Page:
There is a strange paradox in much of the church today. The very things Jesus promised would happen if we follow him are often the very things that cause us to doubt his presence and love. But what if the supposed detours in life are the direct route to true blessing?
Last month in the nation of Niger, more than 55 church buildings, some homes, a couple of schools, and an orphanage were burned in one day by religious extremists. The perpetrators sought to burn my house, along with two other homes belonging to our team working in a village on the outskirts of the capital. But various neighbors stood in the gap as they arrived at our gates, confronted the mobs, and suggested these homes be spared.
The story unfolded on a Saturday morning as our team (ROCK International) was hosting a weekly children’s Bible club in the courtyard of one of our homes. Interestingly, that morning was the distribution of Samaritan’s Purse Operation Christmas Child boxes to a couple of hundred kids. Twenty minutes before the mobs entered our village, neighbors tearfully approached the club warning the team of the impending danger, giving time to move to a safe location.
Some in our neighborhood were not spared. One Christian brother whose home and place of worship were looted and burned, had the crowds calling for his crucifixion (since he had preached the gospel on national television) as the flames rose. Thankfully, the Lord had also allowed him to leave minutes before the mobs arrived. Another of my Nigerien friends who pastors a local church lost all his family’s belongings, including his home and place of worship, even family birth certificates, but would only repeat, “This is such a blessing, because God promised these things would come. Now the church will grow.”
Our team prays daily for the salvation of this nation, but do we tacitly require from God our terms and conditions? Do we seek comfort and belonging in a world that crucified and rejected our Savior? Do we embrace complacency when Christ calls us to intimacy? The problem is not that we cry out to God in desperation, but rather that we fail to realize we are always desperate for him. Often, these adverse circumstances make that desperation a tangible reality.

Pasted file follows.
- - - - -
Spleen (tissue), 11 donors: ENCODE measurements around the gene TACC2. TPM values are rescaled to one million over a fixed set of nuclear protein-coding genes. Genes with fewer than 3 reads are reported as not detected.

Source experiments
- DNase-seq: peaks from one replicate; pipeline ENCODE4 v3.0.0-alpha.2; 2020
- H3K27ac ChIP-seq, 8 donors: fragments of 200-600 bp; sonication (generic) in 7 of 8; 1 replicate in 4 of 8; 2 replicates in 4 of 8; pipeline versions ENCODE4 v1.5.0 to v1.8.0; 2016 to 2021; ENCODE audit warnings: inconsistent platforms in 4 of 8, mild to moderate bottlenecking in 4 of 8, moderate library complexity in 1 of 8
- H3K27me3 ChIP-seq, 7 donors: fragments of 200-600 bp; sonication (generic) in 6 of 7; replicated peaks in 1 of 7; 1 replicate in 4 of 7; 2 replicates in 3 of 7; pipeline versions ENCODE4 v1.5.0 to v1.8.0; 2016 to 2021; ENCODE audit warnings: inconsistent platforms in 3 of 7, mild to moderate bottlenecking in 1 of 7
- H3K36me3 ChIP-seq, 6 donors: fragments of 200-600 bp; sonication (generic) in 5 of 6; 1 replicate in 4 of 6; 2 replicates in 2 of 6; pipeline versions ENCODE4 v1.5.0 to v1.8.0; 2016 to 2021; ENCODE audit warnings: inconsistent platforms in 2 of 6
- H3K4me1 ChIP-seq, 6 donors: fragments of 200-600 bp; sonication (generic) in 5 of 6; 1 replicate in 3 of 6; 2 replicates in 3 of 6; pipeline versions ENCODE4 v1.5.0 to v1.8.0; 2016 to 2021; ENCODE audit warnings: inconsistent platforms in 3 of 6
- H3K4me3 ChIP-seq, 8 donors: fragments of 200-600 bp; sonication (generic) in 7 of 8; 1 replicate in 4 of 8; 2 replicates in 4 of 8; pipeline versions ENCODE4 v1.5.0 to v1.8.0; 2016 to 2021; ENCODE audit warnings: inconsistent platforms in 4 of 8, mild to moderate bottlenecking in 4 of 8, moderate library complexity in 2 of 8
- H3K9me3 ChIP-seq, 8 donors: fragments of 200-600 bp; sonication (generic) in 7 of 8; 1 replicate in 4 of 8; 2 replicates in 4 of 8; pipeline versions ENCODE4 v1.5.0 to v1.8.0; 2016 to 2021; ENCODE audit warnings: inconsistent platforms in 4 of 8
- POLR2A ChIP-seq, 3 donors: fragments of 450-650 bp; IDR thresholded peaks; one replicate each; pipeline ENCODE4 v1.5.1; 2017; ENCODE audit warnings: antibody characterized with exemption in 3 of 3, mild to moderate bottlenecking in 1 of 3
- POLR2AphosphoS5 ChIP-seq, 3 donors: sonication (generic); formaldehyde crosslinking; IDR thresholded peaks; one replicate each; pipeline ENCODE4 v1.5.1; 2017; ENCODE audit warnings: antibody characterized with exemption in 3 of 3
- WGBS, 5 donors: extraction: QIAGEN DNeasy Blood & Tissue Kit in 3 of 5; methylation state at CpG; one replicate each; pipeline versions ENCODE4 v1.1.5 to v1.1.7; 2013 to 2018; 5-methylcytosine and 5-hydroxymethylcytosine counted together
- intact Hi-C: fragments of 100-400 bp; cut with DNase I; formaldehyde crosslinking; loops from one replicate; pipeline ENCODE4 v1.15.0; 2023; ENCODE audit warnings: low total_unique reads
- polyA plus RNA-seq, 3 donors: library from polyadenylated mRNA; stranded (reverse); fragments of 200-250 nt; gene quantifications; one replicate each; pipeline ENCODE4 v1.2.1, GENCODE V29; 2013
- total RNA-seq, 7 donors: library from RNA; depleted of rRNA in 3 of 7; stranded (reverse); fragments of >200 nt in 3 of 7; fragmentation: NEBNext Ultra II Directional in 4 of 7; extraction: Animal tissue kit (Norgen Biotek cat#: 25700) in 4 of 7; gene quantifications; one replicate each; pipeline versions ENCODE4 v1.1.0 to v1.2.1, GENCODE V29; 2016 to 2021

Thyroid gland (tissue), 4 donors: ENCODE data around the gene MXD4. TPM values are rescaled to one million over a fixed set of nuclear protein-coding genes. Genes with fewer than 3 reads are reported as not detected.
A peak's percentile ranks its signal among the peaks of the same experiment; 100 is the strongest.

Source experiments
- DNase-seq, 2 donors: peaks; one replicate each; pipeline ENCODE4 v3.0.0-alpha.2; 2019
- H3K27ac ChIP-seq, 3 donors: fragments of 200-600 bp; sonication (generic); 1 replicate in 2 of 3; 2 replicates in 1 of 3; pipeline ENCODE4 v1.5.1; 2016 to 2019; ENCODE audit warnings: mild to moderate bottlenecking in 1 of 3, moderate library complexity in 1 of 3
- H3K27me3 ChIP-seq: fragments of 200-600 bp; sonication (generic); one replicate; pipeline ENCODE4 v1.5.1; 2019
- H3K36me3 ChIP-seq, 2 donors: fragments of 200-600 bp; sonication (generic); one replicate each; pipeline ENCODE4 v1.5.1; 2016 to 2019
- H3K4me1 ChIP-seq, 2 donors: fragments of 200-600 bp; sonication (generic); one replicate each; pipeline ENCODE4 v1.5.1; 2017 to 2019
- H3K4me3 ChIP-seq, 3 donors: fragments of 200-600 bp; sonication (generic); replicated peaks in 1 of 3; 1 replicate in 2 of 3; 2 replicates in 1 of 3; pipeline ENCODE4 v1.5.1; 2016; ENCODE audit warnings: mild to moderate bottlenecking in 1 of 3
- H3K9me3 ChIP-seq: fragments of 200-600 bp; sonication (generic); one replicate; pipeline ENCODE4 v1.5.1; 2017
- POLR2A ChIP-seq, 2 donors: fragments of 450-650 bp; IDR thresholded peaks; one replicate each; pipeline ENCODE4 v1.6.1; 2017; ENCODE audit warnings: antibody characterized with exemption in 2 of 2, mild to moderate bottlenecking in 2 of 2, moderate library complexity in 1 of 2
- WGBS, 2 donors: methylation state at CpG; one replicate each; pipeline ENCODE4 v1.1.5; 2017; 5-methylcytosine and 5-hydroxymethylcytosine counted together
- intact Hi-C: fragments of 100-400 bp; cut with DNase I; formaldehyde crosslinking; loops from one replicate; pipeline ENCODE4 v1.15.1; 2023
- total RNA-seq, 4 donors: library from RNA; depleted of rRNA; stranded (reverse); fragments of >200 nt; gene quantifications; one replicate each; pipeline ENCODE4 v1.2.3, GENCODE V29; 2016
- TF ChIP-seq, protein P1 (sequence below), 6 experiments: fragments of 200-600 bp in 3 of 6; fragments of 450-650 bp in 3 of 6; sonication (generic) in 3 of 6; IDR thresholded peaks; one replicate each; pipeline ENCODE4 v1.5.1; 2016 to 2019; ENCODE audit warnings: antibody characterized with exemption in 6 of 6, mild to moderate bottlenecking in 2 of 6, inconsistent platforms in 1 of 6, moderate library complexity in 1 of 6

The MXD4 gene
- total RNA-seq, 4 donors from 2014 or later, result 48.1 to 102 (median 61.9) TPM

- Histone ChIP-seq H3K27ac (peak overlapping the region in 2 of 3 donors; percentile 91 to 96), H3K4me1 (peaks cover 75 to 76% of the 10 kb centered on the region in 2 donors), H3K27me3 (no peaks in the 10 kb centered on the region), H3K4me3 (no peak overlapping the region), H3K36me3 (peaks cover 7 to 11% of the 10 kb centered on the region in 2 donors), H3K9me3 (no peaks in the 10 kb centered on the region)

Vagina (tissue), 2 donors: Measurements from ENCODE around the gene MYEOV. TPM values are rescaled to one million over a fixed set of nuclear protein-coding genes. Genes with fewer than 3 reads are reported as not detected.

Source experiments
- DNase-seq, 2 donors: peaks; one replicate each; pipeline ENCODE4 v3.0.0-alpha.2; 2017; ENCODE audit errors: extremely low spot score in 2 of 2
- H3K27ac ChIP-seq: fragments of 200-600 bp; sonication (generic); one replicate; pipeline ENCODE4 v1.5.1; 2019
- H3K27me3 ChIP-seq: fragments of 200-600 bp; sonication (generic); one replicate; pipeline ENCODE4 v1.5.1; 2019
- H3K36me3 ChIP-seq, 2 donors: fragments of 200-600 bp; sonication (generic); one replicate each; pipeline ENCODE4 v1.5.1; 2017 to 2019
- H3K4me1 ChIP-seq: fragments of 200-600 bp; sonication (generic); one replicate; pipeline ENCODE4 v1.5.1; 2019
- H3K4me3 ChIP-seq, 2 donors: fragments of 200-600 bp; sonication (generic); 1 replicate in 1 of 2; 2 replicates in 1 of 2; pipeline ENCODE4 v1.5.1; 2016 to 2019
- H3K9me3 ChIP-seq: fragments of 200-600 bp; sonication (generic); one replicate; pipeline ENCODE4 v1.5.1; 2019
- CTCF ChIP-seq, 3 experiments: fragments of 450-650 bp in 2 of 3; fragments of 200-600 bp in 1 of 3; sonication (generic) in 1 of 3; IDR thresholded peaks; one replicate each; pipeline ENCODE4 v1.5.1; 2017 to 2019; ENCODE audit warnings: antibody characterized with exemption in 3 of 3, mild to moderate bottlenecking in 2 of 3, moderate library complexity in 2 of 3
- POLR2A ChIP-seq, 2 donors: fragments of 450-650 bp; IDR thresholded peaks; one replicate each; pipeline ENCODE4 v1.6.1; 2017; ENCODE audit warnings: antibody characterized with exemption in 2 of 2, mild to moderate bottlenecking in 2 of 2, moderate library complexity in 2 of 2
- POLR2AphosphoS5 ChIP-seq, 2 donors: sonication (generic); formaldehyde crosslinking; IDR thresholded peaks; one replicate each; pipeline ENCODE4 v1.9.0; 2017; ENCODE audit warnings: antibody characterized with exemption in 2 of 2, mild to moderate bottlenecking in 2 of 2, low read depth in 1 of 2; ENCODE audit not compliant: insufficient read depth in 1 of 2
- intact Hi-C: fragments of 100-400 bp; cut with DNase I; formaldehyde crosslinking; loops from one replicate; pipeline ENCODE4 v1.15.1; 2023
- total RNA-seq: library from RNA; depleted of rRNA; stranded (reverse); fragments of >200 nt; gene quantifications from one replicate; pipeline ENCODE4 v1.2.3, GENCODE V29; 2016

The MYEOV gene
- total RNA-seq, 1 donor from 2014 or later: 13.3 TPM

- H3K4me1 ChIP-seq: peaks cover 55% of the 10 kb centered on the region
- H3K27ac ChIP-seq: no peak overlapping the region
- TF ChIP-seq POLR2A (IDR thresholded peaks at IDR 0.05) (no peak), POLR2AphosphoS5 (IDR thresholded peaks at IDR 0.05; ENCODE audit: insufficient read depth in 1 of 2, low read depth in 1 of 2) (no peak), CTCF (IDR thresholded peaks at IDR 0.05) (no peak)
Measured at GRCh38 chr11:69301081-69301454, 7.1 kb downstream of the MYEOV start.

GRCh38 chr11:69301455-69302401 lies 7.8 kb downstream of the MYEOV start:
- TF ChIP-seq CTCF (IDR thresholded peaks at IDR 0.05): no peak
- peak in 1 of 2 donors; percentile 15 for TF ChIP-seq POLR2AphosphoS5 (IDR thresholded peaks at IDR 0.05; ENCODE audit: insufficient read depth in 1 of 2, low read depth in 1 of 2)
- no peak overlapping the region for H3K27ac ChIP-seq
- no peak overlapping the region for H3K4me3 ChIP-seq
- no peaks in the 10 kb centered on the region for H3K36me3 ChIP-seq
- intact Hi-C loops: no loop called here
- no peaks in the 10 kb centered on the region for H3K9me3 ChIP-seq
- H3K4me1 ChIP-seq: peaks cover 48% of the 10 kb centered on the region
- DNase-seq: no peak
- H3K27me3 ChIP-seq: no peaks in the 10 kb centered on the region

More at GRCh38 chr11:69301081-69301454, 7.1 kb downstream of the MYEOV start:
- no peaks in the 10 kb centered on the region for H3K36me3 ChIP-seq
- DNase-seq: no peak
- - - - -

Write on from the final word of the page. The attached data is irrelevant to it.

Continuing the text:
While walking near my house in the village, days after the violence, I approached a home and local church that had been burned. The street was littered with pamphlets, Christian resources, and charred Bible pages. Randomly, I reached down and picked up a half-burned page of Scripture only to see it was the first half of Isaiah 43. How encouraging to be reminded in the rubble, “When you walk through fire you shall not be burned, and the flame shall not consume you. For I am the Lord your God, the Holy One of Israel, your Savior. . . . Fear not, for I am with you” (Is. 43:2b-3a, 5a).
Christ never promised physical safety to those who would follow him. In fact, he promised something far better: his presence. When commissioning his disciples before ascending to his Father, Jesus told them, “Go, therefore and make disciples of all nations . . . ” and left them with this promise: “I will be with you, even to the end of the age” (Matt. 28:19a, 20). Sometimes the physical flame does touch our life, but Christ took the flame of God’s wrath and judgment that we might forever enjoy life. Christ was forsaken on the cross that we might eternally dwell in God’s presence.
In our world today, more than 40 percent still have not heard or had access to the gospel, including nearly 70 percent of Niger. Christ does not call us to pursue danger, but he asks our obedience to his calling. Time and again, God has demonstrated his power over the enemy’s attacks and his ability to save. Whether it was the day my teammates and I were surrounded by a mob and about to be burned alive with a fire already lit under our vehicle, the illegal arrest warrants issued as vendettas, being chased from villages by shovels or rocks, or perhaps, the random death threat, nothing surprises God. Rather, it is an opportunity for his glory to be displayed. Still, there may come a day when physical deliverance doesn’t occur. Let it be known on that day, God is still faithful, and the greatest deliverance will have actually occurred. Whether we live or whether we die, Christ is our life, and his glory is the reward.
Jesus Christ calls us to himself, not to a life of ease by avoidance, but of intimacy through obedience that we “may know him and the power of his resurrection, and may share his sufferings, becoming like him in his death” (Phil. 3:10).